Day Five of the Trump vs. Khan saga just received a heavy oxygen blast, as President Barack Obama declared this morning that the GOP nominee is "unfit to serve as president," and reckoned that Republicans should be asking themselves, "if you are repeatedly having to say in very strong terms that what he has said is unacceptable, why are you still endorsing him?"
One Republican still endorsing Donald Trump—and not condemning the Khan comments, as far as I can ascertain—is the libertarianish former presidential candidate Sen. Rand Paul (R-Kentucky). Paul, who skipped the Republican National Convention to perform pro bono surgeries curing the blind, has kept a low profile on Twitter aside from highlighting his re-election swing through the Bluegrass State, and had a spokesman respond to a Wall Street Journal query on Khan thusly: "Senator Rand Paul is focused solely on Kentucky and won't be weighing in on the presidential race at this time."
However, when asked last week about Trump by Louisville's WDRB, Paul said "it's clear" that the Republican nominee would be better than Hillary Clinton on manufacturing, taxes, and regulations, then characterized Trump's loose tongue like so: "Will people sometimes say things that are untoward or not what we wish them to say? Yes, that happens of every candidate….I always tell people the only perfect candidate is if you get to be the candidate or I get to be the candidate, then we agree with ourselves 100 percent of the time."
But Sen. Paul sounded some different and more Libertarian-friendly notes two weeks ago at FreedomFest, when asked by an audience member "What would you say to someone who says that voting for Gary Johnson is the same as voting for Hillary?" His answer, in full:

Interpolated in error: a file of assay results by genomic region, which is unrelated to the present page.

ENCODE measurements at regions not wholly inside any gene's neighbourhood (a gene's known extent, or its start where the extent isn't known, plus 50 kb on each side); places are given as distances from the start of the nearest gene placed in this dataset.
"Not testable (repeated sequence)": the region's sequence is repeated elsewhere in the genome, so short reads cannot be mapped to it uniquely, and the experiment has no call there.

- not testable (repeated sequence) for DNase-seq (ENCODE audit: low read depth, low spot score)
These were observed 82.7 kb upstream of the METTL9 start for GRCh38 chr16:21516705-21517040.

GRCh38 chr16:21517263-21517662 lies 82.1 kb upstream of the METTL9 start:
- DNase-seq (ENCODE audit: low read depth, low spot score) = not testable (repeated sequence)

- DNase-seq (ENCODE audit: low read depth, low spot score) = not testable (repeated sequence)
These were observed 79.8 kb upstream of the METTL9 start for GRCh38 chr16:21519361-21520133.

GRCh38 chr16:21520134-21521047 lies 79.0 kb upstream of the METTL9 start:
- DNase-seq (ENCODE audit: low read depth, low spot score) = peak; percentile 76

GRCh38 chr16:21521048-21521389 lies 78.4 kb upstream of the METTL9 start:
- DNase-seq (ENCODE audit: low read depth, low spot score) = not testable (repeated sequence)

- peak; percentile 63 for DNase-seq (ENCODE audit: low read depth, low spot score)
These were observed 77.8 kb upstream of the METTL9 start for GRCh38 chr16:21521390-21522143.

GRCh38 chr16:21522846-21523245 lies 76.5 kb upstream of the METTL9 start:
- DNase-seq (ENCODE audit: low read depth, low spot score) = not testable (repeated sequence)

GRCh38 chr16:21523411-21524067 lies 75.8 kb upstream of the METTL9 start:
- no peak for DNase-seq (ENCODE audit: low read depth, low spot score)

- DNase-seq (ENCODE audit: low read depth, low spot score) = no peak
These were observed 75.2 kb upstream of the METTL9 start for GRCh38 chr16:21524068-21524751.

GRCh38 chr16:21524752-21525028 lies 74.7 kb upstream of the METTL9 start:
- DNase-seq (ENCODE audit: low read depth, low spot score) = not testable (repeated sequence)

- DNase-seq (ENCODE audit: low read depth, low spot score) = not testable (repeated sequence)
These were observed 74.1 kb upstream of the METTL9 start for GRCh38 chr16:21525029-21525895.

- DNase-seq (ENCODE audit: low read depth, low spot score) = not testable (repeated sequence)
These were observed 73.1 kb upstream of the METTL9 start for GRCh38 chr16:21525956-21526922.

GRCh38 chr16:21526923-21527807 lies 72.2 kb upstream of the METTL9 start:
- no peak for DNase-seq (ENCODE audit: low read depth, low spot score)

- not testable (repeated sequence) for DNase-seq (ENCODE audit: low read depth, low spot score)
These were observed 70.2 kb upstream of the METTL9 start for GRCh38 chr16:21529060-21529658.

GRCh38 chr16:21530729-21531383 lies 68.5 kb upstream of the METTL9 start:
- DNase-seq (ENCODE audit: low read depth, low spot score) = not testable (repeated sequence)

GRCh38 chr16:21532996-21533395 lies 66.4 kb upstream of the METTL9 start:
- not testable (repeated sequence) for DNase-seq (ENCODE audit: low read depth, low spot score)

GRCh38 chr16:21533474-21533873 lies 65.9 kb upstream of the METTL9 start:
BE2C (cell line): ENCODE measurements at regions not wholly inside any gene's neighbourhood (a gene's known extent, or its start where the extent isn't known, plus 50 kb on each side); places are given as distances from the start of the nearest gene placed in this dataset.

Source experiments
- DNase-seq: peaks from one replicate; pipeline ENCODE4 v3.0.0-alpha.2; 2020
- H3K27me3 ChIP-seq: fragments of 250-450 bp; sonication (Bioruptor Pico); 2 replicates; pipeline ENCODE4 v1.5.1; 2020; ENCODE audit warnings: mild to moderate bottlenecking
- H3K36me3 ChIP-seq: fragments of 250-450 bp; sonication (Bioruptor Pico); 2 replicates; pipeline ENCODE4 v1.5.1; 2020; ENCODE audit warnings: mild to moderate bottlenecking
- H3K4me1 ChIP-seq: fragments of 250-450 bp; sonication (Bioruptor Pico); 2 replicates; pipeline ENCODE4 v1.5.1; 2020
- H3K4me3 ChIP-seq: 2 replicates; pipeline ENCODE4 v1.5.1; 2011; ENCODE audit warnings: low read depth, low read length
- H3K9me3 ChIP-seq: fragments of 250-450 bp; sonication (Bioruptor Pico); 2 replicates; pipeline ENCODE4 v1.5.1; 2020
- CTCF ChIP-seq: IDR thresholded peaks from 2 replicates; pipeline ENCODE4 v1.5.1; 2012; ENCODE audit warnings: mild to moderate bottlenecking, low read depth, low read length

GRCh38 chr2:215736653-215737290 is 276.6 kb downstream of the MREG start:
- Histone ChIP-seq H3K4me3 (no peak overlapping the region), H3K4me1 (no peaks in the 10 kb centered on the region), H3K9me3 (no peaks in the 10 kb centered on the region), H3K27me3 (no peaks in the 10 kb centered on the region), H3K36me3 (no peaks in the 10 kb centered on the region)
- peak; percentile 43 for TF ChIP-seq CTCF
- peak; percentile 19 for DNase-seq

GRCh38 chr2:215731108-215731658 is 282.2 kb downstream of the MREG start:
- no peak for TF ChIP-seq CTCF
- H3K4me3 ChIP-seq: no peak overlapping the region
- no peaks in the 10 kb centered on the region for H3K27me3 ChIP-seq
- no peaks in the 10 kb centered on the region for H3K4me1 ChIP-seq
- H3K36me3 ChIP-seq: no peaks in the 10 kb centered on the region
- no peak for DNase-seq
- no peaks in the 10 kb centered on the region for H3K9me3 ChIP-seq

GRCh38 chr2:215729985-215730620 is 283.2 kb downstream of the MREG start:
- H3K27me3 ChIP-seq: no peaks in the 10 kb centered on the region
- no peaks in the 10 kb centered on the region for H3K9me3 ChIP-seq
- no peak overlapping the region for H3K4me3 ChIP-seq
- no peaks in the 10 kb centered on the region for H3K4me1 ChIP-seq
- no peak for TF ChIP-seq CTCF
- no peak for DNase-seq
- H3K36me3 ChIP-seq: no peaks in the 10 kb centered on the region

You know, (four second pause) they aren't the same. I mean, everybody has their decision to make on how they will vote. Some people are very practical minded, and they say "In all likelihood it's going to be Trump or Clinton. Which is the least bad?" And many will vote that way. And some will say, "No but I truly believe in limited government, the Constitution and a non-interventionist foreign policy, and I have a consistent philosophy. I want a candidate more of my liking." And they may well vote for, you know, a third party at that point.
So the debate has to be [with] each individual. All I can tell you is from my point of view, I've made my complaints about our nominee quite explicit. I continue to do so, but also don't see it as my job now—the thing is, is: I do think that my word is important. I signed a document, not under duress, but I signed a document saying I wouldn't run as a third party [candidate] and I will support the nominee. And I've supported nominees I haven't been perfectly happy with. I wasn't perfectly happy in 2012; I knew a guy that would have been a lot better in 2012.
After the jump, some other interesting tidbits about the presidential campaign and executive power from Rand Paul's FreedomFest speech.
Have you heard any of the candidates saying…that there is too much power that has gravitated to the presidency? I'm hearing the opposite. I'm hearing people say "Give me more power, and I'll fix it! We'll be great again if you can give me power! By the sheer might of my will we will make things better!"
But really there's a lesson of history that we don't want to forget. The lesson of history is that power corrupts, that absolute power corrupts absolutely, and we don't want to fool ourselves into thinking it just means we've got to give the power to our guy, or our girl.
In other Paul/Johnson news, Rand Paul's dad still hasn't decided which third-party candidate he'll vote for.
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